Litecoin (LTC), LitePay and What Could Have Been

Litecoin (LTC), LitePay and What Could Have Been

Litecoin (LTC), LitePay and What Could Have Been

Litecoin (LTC)–On Monday, the Litecoin Foundation released news that has been coming for some time now: LitePay, a processor to implement Litecoin for payment anywhere that accepted traditional debit, was being shuttered for good.

What was LitePay?

Originally, LitePay was intended as a two-way processor to allow both merchants and consumers to easily accept and pay with LTC as they would traditional fiat. The merchant processor allowed small businesses and independent vendors to offer Litecoin as a form of payment, while still retaining their sales in fiat. The process worked by charging a small upfront fee (1%, less than the 4% for traditional credit cards) and exchanging the LTC on the consumer end of the transaction for fiat to be deposited by the merchant. The benefit was twofold: merchants could increase their exposure and welcome in the growing community of cryptocurrency holders, while Litecoin advocates and investors had a potential means for spending their acquired currency. LitePay’s debit card system, which was the first leg of the project to be suspended, was supposed to allow Litecoin holders the ability to spend LTC anywhere that accepted debit. Card members loaded a pre-set amount of LTC, which could be spent like cash, minus the fee for transacting LTC into fiat.

Why was LitePay Important?

Even with the LitePay project shutting down, the principles of LitePay are still useful to growing Litecoin adoption and building a workable future for the currency.

If anything, the most promising feature in LitePay was the ability to reconcile cryptocurrency buyers and sellers with those not looking to transact in crypto. Adoption is not about forcing other people to use your technology. Instead, the most lasting approach is one that happens in an organic manner, with people coming to their own conclusions about the benefits of cryptocurrency. LitePay allowed for both Litecoin holders and non-LTC dependent merchants to interact in a transaction, opening the door for crypto-based commerce that does not necessitate total acceptance. It’s difficult to imagine a future–at least one in the next decade–that is transacted entirely in Litecoin, but it is plausible to imagine one where the use of cryptocurrency becomes a global preference for payment, such as choosing between using cash or debit card.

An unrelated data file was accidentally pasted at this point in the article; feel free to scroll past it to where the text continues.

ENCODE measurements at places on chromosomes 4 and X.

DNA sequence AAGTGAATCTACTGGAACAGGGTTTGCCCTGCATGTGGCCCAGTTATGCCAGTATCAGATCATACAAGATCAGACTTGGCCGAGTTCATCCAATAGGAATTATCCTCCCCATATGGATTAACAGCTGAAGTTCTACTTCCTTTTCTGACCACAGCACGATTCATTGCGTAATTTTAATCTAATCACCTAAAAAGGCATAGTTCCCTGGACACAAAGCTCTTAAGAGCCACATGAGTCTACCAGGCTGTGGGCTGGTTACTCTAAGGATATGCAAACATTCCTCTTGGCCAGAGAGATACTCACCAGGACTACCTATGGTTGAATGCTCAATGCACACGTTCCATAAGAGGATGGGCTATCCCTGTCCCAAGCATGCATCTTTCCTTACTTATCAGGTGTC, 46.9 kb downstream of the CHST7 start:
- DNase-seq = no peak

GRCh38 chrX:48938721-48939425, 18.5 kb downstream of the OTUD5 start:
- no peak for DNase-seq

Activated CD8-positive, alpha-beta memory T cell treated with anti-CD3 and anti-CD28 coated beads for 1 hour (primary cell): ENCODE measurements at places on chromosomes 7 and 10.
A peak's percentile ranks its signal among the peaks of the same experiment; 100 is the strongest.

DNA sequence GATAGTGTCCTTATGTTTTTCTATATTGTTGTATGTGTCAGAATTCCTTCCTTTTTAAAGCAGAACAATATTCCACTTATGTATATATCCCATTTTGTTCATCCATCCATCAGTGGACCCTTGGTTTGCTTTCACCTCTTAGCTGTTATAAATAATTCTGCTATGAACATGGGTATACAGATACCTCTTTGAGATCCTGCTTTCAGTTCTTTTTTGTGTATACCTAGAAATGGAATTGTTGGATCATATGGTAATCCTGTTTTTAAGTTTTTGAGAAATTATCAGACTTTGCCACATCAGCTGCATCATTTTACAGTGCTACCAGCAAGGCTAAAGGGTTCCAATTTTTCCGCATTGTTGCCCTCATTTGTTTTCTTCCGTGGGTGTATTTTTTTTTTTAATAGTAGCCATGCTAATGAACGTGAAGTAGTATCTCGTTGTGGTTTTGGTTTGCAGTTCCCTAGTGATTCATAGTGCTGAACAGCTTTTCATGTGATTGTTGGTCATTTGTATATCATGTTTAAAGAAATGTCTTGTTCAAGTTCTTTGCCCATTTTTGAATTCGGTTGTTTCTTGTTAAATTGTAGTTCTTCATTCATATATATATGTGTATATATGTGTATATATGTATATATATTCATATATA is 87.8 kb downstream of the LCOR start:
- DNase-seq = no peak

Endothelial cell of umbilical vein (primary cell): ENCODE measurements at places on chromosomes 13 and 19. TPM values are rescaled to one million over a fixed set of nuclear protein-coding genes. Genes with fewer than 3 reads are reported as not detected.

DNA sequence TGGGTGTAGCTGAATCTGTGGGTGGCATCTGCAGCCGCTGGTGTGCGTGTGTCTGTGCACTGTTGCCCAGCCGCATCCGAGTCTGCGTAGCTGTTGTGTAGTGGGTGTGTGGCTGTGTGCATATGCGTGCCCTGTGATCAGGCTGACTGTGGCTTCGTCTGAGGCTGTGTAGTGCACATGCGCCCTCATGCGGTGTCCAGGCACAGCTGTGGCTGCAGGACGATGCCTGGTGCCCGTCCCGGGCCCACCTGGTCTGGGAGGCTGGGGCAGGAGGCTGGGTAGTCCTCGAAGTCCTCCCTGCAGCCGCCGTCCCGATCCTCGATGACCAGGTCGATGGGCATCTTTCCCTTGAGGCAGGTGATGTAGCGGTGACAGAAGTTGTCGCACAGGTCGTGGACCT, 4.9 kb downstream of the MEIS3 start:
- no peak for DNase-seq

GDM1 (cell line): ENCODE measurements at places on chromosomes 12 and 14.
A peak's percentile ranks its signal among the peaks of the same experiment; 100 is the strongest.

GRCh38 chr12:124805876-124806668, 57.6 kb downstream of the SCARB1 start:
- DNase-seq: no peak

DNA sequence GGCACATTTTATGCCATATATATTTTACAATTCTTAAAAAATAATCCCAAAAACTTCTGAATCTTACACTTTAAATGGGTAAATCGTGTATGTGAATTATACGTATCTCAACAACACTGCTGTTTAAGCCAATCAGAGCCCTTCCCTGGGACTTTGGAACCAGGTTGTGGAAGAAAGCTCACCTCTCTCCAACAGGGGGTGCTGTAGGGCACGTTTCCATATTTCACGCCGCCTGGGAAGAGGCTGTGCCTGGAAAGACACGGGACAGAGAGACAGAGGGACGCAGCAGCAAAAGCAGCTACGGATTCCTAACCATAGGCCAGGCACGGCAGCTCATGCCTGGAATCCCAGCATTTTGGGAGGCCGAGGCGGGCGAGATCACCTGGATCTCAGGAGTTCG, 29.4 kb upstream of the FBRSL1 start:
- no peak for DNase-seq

To be clear, LitePay was not the first implementation of a cryptocurrency payment processor. BitPay has been on the market since 2011, and allows the same features that LitePay was aiming to implement, but for Bitcoin. However, in an effort to grow adoption in the industry, payment processors are an ideal avenue if a bit a limited in long-term scope. While there are hardcore factions of the community that want to push only crypto to crypto transactions (where both buyer and seller use and keep Litecoin), conversion processors open the door for wider acceptance.

How does the Litecoin Community Respond?

As this reddit user pointed out, nothing was lost in the failure of the LitePay project. Sure, the Litecoin brand loses a little face to industry investors and media followers. The community also misses out on the opportunity to experiment with a seemingly impressive technology. But at the end of the day, Litecoin lost very little from the failed implementation of the LitePay project, other than the hours and costs that went into development.

In the grand scheme of the arms race for improvement and building scalable, usable currencies, LitePay can be held up as a lesson in success, not failure. It’s a common refrain among startups and Silicon Valley to fail and fail fast along the way to success. There are principles and ideas within the sunken LitePay project that will help shape and dictate both the future of the Litecoin foundation and the development of Litecoin. The Litecoin community is in a rare position to address and dictate how it will respond to failure. Every investor in cryptocurrency knows the risks involved in waging money on assets backed solely by speculation, so why can’t that risk be more tolerated in the developmental projects? Everyone wants cryptocurrency, particularly the flagship coins like Litecoin and Bitcoin, to succeed in a big way and enact disruptive, revolutionary changes in society. The road map to that end goal is not one that can be achieved without the presence of failure.

To quote the Reddit user RedRage04, “This is a coin for pioneers, not pilgrims.” It’s understandable that investors and community members in Litecoin and cryptocurrency are feeling a bit insecure at the moment. Most currencies are down 60-90% in value since January, and the entire market is heading into what looks like a year-long slump. The industry needs home-runs. Litecoin needs a big win. Having a failure like LitePay only contributes to the narrative that the rest of the world sees: crypto is some geeky, niche market destined to fail. That’s okay. While outsiders continue to view Litecoin and the shortcomings of crypto with a I-told-you-so arrogance, the community and development will continue onward. LitePay may have been a flop, but at some point, real innovation will stick.

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